Apparently you can go home again, if you dramatically change your look. This engaging chamber musical relates the tale of an outcast’s return to a small Texas town, years later, in two different guises, played by two actors – one male and one female. With a lush, Sondheim-influenced score by Stephen Hoffman and Mark Campbell, and a Peter Webb script based on an Edward Swift novel, it’s a whimsical, slightly surreal mixture of The Visit, Tennessee Williams, and Del Shores. Ken Salzman’s cast, led by Ben Hensley and Adriana Róze as the hero/heroine, sings beautifully and pulls off the necessary suspension of disbelief.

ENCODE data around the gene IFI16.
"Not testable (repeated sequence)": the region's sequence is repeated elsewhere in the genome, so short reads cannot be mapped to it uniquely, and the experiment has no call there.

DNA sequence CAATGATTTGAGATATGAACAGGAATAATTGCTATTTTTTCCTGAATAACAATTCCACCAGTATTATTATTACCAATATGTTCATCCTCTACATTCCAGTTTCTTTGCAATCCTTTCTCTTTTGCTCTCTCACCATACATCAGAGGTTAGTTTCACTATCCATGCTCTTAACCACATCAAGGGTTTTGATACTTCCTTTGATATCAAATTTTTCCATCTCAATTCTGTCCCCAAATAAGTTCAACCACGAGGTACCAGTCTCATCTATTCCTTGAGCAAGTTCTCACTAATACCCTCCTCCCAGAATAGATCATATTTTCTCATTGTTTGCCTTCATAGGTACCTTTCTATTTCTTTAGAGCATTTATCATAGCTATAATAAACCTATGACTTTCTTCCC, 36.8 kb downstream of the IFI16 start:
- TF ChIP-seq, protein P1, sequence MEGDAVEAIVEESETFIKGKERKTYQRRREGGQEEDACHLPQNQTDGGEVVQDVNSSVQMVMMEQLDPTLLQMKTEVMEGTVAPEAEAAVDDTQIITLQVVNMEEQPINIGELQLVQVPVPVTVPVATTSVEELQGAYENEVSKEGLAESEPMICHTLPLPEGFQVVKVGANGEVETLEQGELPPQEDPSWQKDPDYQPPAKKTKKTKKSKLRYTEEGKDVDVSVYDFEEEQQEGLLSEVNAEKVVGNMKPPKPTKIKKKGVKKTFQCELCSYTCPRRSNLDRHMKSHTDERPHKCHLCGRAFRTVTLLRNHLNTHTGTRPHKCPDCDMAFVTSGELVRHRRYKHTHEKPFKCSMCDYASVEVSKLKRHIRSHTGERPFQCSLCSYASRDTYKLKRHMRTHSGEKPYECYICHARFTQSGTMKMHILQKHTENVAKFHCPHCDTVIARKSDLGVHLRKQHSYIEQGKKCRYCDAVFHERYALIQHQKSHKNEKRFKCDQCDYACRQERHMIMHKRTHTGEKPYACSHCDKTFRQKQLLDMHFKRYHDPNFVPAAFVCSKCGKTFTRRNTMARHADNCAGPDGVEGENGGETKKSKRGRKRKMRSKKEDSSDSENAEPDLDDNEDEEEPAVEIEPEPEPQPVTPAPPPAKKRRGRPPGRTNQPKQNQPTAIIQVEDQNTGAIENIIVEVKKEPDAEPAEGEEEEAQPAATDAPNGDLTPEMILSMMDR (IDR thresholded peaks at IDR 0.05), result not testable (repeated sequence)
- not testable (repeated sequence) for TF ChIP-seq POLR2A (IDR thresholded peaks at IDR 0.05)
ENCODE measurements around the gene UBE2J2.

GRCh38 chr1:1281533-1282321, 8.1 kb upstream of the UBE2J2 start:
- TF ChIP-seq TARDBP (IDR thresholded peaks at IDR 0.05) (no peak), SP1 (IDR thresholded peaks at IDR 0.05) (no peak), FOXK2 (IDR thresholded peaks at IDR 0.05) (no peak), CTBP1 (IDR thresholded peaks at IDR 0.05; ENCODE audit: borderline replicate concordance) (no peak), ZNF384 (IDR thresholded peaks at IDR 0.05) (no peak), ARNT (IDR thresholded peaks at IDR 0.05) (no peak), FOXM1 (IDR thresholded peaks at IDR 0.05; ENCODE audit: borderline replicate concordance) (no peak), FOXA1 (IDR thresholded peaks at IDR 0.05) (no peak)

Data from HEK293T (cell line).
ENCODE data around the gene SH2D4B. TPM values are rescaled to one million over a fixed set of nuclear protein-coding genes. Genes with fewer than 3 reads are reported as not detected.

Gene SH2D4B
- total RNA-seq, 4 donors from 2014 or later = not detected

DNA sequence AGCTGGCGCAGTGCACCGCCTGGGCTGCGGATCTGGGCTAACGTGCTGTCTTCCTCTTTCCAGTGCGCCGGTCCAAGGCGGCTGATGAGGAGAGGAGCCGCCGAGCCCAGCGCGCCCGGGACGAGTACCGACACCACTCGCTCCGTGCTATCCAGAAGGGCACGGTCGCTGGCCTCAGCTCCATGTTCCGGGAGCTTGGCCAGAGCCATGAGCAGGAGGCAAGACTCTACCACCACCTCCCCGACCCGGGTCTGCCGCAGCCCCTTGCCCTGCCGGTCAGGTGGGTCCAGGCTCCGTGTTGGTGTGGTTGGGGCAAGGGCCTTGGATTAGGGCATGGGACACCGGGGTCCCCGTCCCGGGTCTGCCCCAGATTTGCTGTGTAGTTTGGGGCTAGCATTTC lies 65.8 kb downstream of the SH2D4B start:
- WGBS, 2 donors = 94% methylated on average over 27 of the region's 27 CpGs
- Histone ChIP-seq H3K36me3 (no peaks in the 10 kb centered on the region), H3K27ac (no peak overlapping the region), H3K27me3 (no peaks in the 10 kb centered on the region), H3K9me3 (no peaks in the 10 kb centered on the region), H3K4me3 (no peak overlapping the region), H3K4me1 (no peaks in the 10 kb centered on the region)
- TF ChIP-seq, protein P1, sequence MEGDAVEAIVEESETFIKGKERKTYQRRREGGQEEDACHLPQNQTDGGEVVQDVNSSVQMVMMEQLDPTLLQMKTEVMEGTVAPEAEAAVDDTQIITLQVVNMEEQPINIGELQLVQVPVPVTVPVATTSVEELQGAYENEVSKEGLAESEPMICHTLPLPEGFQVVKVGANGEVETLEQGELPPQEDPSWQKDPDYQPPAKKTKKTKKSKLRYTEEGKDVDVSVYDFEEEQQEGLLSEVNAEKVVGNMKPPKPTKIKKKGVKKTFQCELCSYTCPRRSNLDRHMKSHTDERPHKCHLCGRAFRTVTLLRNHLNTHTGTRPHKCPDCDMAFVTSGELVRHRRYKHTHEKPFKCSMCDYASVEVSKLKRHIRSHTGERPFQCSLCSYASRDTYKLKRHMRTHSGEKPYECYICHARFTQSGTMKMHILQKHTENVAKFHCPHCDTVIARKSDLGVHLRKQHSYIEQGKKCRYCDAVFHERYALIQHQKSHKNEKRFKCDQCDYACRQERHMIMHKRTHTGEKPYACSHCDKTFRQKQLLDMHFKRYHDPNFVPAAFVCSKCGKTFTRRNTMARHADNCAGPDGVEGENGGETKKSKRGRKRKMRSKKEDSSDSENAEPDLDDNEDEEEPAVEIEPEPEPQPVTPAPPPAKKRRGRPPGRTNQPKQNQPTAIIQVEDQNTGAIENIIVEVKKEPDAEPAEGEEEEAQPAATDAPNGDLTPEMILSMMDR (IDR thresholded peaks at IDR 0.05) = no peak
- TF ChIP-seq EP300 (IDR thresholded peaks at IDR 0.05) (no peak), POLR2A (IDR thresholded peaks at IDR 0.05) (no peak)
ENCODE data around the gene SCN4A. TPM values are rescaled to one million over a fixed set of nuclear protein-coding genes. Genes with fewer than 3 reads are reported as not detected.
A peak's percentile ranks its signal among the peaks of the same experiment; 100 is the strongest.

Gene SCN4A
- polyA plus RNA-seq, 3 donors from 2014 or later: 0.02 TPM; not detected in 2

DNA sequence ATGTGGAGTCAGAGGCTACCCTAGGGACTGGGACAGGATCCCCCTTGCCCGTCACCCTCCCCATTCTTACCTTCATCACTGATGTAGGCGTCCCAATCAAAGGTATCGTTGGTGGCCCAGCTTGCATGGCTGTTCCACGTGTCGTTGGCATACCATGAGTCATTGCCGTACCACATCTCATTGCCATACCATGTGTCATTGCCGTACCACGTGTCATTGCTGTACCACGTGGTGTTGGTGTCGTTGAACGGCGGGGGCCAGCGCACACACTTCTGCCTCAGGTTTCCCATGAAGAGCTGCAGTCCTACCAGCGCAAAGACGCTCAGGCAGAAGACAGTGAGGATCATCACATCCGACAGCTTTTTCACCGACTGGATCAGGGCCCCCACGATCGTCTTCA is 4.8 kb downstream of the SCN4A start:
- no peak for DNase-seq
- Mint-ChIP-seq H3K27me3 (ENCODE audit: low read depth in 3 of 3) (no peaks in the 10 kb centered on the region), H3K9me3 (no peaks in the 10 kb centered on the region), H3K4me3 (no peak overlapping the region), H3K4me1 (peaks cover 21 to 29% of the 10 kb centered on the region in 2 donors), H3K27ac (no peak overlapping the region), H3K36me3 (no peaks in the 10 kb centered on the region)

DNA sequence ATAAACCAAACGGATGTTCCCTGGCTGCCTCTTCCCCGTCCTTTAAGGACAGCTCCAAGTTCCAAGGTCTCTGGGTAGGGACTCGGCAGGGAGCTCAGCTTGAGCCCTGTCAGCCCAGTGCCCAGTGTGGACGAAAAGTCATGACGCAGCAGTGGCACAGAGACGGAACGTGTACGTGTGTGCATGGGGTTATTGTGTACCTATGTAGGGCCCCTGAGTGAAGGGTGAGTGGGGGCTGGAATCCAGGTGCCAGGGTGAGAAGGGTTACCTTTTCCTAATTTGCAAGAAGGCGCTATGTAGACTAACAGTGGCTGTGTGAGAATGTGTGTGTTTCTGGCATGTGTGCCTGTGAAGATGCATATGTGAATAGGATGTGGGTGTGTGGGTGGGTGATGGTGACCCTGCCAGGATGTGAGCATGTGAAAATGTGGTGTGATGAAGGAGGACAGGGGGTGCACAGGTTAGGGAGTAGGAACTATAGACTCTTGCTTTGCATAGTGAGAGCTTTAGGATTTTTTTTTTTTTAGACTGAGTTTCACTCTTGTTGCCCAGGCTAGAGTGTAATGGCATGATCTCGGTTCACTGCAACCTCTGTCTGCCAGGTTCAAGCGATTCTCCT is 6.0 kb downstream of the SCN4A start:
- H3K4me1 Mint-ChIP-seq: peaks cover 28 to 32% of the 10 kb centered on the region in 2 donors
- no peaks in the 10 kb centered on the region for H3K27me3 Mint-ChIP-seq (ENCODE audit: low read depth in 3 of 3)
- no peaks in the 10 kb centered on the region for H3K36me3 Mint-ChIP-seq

This Southern Gothic musical, with book by Peter Webb, music by Stephen Hoffman and lyrics by Mark Campbell, is set in small-town Splendora, Texas. Young Timothy John (Ben Hensley) was raised by his eccentric grandmother, Esther Ruth, who donned him in frilly feminine attire till he rebelled and ran away. Now Esther Ruth is dead, and Timothy John returns to Splendora with Jessica Gatewood (Adriana Róze), an imperiously exotic creature who dresses pseudo-Victorian. It soon becomes clear that Jessica and Timothy John are opposing, male/female aspects of one conflicted person. When Jessica starts a flirtation with a shy local minister, Brother Leggett (Michael Gregory), the conflict intensifies. Timothy John is hopelessly in love with the prim preacher, and wants to reassert his male self. A subplot concerns tomboyish Sue Ella (Elizabeth Green), who guesses Timothy John’s secret — and the preacher’s. Local gossips (Janet Clark, Laurie Morgan, Kathryn Skatula and Cory Watson) provide a colorful chorus. Webb’s book is predictable despite a plethora of plot, Campbell’s lyrics are clever, and Hoffman’s music is pleasant if seldom memorable. But director Ken Salzman has mounted a handsome production, with an accomplished cast who keep things interesting in this oddball but engaging venture.